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HOW TO LOSE WEIGHT AS A FOOD ADDICT

THIS IS AUTOBIOGRAPHICAL

For many years, I was unable to deal with sugar, salt or fats. I was not totally in control. The more I ate of popcorn, salted nuts or ice cream, the more I seemed to want to continue to eat. There seemed to be no point of satiety.

Don’t most people stop eating when they have satisfied their hunger? Not me, at least not for years. The lady below may be hungry, but take a look at her food choices. She may even be a food addict, but I can’t imagine that she is overweight. She is loading her refrigerator with healthy foods.

As for me, since I was always playing sports or working out – or both – I didn’t become obese by most standards.

Or so I told myself.

I was certainly above a healthy weight and preparing to enter my senior years, when I could expect to experience the fallout of careless eating.

Fortunately for me, I found a way to reverse my food addiction. This is the story of how this happened.

UNDERSTANDING FOOD ADDICTION

Healthline gives us 8 symptoms of food addiction, some of which I have experienced:

  • Having cravings despite being full
  • Eating more than we intend to eat
  • Eating until we feel stuffed
  • Feeling guilty but repeating the same behavior
  • Seeking excuses – “My partner wanted to go to that buffet restaurant”
  • Inability to set rules
  • Hiding your eating from others
  • Inability to stop despite physical issues – obesity, diabetes, etc.

The top 3 symptoms applied to me, not the others. I was not able to always resist sugar, salts or fats. I could at times, but not consistently. I was a food addict, as others may be cigarette addicts or the like. What gave me comfort was not what was best for me. My food addiction was not constant, but frequent enough to be a problem.

Amazon has great books on all subjects. As an Amazon associate, I may earn from qualified purchases made from my links. Here are a couple of relevant books to consider:

Break the Binge Eating Cycle

Processed Food Addict. Is This Me?

HOW I GAINED CONTROL

First of all, “control” is a relative term and there are no lifetime guarantees. Alcoholics are never exempt from future temptations, nor are food addicts. We need protective barriers at all times.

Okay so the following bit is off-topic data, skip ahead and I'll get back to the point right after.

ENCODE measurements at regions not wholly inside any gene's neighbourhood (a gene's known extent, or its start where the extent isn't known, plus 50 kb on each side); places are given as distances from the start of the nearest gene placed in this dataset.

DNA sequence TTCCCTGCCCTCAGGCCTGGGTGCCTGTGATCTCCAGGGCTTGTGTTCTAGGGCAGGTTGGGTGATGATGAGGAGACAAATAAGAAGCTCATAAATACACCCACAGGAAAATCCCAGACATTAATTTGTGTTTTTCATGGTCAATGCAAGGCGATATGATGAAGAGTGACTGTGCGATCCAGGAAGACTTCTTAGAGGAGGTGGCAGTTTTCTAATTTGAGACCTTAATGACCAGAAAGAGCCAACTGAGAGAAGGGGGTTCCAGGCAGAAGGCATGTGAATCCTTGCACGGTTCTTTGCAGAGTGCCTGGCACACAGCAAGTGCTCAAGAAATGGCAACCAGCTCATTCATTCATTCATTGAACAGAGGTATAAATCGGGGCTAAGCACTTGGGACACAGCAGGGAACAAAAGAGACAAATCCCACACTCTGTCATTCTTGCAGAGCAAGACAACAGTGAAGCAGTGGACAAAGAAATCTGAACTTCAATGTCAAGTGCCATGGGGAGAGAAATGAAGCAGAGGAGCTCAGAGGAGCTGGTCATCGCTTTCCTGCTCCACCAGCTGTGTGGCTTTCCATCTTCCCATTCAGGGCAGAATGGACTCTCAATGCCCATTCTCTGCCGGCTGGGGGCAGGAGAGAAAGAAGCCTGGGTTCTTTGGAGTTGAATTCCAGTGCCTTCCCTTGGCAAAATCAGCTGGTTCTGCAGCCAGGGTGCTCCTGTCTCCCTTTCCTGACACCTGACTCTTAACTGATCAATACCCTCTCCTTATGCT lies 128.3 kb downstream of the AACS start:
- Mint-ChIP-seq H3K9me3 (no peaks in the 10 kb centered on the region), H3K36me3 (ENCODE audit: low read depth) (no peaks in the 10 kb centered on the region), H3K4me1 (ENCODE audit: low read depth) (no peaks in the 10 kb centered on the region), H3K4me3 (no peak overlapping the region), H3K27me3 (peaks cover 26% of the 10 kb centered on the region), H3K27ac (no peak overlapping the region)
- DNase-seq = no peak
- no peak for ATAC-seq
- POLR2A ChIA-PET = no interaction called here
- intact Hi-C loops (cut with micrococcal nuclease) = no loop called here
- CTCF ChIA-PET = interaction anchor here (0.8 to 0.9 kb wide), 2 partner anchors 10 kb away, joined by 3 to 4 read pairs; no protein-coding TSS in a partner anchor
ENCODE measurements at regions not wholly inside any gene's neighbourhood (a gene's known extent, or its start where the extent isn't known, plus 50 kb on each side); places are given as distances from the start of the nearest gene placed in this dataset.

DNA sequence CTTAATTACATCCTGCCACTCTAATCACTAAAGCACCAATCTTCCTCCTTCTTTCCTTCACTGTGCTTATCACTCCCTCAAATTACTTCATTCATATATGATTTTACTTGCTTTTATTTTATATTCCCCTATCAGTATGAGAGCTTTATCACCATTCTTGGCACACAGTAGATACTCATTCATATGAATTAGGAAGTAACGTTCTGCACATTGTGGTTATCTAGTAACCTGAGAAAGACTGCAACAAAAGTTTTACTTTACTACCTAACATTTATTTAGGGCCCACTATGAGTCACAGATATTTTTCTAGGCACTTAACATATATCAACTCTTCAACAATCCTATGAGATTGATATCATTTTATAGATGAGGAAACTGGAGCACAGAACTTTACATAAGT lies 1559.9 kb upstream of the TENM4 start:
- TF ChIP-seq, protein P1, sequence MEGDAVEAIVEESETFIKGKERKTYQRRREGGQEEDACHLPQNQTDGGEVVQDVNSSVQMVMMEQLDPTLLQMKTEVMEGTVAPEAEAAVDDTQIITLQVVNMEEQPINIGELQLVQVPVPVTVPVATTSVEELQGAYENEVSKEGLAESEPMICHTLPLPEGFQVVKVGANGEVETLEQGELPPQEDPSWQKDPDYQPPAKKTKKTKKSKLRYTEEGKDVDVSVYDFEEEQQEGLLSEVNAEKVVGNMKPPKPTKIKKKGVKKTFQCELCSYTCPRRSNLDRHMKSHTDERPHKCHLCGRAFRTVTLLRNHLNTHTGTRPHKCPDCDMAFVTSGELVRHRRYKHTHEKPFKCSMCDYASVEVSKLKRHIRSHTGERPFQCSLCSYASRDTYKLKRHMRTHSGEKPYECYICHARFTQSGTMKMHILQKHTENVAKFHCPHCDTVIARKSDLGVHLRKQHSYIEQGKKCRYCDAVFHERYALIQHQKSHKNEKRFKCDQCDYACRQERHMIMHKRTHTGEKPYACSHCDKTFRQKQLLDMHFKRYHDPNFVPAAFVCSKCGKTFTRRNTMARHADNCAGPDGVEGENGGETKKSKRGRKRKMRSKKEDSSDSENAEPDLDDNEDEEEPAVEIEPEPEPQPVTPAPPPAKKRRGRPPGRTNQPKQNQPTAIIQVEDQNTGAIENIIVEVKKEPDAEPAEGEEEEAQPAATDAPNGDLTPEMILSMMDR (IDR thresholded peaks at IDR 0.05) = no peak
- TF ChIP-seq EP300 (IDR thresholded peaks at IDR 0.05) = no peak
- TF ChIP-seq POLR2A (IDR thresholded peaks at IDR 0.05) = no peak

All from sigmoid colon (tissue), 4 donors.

What worked for me may not be applicable to everyone else, but it may be of assistance. Here it is:

  • Using a journal – to record calories consumed and exercise done
  • Eating more slowly
  • Hydrating – drinking the amount of ounces of water to equal one half of my bodyweight in pounds
  • Doing intermittent fasting
  • Working out daily

Accountability by record keeping can be done in various ways. A journal from Amazon is shown below. This is an excellent diary and others are shown as well.

Fitness and Nutrition Log

I needed a means to establish and maintain accountability to myself. The numbers I posted were permanent and I wanted favorable numbers!

Eating slowly was a huge step in the right direction. It took practice. The result was that I enjoyed food more and ate less. Anybody can do this.

Drinking more water curbed my hunger and was healthy for these reasons also:

  • Better balance of body fluids
  • Energizing of muscles
  • Better kidney function
  • Improved bowel function

Drinking 8 full glasses of water is good advice, but I prefer the goal above. Now, at 183 pounds, I need to consume at least 92 ounces of water per day.

I have been doing intermittent fasting for several years and this was the step that solidified my weight loss. Instead of repeating it here in full, let me make reference to my prior post, My Experience with Intermittent Fasting This gives us a metabolic boost that insures a healthy solution to weight loss.

MY DAILY EXERCISE

My morning routines are now influenced by my injury status, which include bone on bone knees and nerve pain in my back and upper right leg. I am not doing cardio now, but I hope to resume with treatment of the nerve pain and use of knee braces.
Currently, I do physical therapy (for my back pain) one day, upper body resistance workouts the next. I trust physical therapists and even promote the American Council on Exercise (ACE) with a permanent link at the side of my website.

On alternate days, I work my chest, arms, shoulders and back. The movements are simple and I do high reps with lower levels of resistance. The routine takes about 20 minutes.

I use resistance bands, such as these (from Amazon)

I also like the Bullworker workout tools, which can be seen here. I use the Steel Bow and Bow Classic. Bullworker tools give us the capability of both isotonic and isometric modes. Martial artist Bruce Lee trained with Bullworkers when he was young.

FINAL THOUGHTS

My fitness career may be different from most. When I was playing or practicing tennis almost daily in tournaments around North Carolina, I was overweight. Now that I am much more sedentary, I am at a healthy weight.

Maybe I am trying harder now or, most likely, not being so dependent upon burning calories by my activity.

I have found that lowering my calorie consumption is habit-forming. My cravings for sugar, salt or fats are not as urgent now.

I enjoy my fitness lifestyle and don’t find it difficult to maintain. I recommend workouts and calorie control to everyone!

Richard

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